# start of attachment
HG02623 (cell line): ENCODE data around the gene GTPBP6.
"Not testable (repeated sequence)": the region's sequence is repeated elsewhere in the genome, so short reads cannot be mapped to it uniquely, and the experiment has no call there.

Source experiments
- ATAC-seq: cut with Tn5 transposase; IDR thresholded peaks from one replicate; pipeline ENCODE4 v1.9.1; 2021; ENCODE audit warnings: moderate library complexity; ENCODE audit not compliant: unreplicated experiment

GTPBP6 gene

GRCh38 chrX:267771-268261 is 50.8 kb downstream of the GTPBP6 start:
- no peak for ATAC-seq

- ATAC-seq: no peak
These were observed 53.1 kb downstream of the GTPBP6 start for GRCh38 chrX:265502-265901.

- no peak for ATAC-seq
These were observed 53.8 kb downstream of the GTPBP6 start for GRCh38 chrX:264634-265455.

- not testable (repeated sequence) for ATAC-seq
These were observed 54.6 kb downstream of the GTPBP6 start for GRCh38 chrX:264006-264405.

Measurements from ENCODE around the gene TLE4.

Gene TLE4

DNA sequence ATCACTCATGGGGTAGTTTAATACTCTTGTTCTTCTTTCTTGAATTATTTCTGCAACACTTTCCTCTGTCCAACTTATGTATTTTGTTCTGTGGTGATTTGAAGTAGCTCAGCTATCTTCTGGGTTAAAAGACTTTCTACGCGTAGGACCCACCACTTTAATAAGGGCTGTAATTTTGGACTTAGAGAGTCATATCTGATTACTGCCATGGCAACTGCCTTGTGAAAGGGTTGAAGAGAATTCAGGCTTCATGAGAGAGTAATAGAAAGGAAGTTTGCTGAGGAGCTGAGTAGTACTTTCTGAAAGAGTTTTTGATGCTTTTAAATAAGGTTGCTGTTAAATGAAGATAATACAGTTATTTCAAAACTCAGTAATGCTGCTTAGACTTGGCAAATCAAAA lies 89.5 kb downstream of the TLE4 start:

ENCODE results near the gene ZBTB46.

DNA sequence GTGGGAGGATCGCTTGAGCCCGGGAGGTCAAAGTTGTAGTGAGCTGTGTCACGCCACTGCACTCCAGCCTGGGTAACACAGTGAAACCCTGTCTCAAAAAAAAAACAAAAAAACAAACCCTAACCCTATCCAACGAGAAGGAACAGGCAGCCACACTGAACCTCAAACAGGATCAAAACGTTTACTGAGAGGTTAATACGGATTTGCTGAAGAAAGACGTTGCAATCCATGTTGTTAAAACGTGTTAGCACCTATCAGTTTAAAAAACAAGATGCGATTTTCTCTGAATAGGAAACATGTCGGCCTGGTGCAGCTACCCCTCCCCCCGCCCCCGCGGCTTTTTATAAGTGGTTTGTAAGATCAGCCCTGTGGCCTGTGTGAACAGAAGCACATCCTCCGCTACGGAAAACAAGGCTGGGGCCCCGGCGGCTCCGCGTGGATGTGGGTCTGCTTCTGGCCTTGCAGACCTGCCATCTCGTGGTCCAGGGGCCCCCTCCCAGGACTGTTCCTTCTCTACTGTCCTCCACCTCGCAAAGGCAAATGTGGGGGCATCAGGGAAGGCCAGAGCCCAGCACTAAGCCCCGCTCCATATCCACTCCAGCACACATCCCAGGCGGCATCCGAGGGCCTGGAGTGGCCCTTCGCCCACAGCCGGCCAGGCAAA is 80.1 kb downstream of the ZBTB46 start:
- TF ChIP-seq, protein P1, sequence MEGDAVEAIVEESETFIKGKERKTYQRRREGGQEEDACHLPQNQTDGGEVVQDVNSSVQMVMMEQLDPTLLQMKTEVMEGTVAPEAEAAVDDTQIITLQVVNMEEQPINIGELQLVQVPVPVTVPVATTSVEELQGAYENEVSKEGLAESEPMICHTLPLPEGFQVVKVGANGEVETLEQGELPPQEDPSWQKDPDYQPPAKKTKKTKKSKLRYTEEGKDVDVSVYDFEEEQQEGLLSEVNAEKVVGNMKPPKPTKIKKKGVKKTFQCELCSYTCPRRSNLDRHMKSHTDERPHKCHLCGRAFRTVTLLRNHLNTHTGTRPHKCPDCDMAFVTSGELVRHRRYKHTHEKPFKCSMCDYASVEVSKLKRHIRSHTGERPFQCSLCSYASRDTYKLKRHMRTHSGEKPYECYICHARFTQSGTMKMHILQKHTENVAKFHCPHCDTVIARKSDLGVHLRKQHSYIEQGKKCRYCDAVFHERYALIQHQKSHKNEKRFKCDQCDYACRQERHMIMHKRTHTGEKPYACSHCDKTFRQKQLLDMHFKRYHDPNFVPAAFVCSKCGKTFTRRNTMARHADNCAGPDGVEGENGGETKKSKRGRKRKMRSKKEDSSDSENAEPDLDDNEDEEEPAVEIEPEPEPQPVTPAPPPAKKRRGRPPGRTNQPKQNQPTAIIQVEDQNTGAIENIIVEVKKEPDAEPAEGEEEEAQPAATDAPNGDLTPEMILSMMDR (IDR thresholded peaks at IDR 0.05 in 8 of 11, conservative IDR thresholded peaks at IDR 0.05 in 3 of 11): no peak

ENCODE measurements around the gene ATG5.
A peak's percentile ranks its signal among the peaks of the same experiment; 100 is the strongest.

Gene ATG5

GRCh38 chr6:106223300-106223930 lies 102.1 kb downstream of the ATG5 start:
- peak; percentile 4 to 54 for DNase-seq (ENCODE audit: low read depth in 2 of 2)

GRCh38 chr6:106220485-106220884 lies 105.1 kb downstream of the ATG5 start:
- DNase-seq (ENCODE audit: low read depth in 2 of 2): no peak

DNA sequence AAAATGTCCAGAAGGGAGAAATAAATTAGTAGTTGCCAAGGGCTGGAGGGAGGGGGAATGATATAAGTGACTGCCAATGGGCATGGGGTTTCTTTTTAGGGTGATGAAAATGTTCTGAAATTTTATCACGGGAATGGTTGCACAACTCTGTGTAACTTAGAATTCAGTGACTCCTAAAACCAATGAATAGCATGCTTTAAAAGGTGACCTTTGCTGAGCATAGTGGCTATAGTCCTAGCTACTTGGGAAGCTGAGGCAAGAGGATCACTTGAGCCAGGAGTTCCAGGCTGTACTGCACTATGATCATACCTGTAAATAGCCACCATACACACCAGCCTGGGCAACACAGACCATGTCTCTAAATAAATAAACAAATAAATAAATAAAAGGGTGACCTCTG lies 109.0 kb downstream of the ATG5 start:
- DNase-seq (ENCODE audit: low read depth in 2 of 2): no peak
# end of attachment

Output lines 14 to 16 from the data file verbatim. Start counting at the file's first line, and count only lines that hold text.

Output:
Measurements from ENCODE around the gene TLE4.

Gene TLE4

DNA sequence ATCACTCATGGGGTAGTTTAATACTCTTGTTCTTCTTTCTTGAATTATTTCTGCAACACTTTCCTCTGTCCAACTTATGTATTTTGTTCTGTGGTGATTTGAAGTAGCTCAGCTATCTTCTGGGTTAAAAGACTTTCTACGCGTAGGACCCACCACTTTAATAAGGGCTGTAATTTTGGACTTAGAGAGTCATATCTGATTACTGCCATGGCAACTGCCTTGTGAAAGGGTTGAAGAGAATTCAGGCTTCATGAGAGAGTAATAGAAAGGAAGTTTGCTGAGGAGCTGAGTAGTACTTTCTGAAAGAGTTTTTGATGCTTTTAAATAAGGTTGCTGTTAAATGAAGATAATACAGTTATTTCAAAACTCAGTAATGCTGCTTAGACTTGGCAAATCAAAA lies 89.5 kb downstream of the TLE4 start: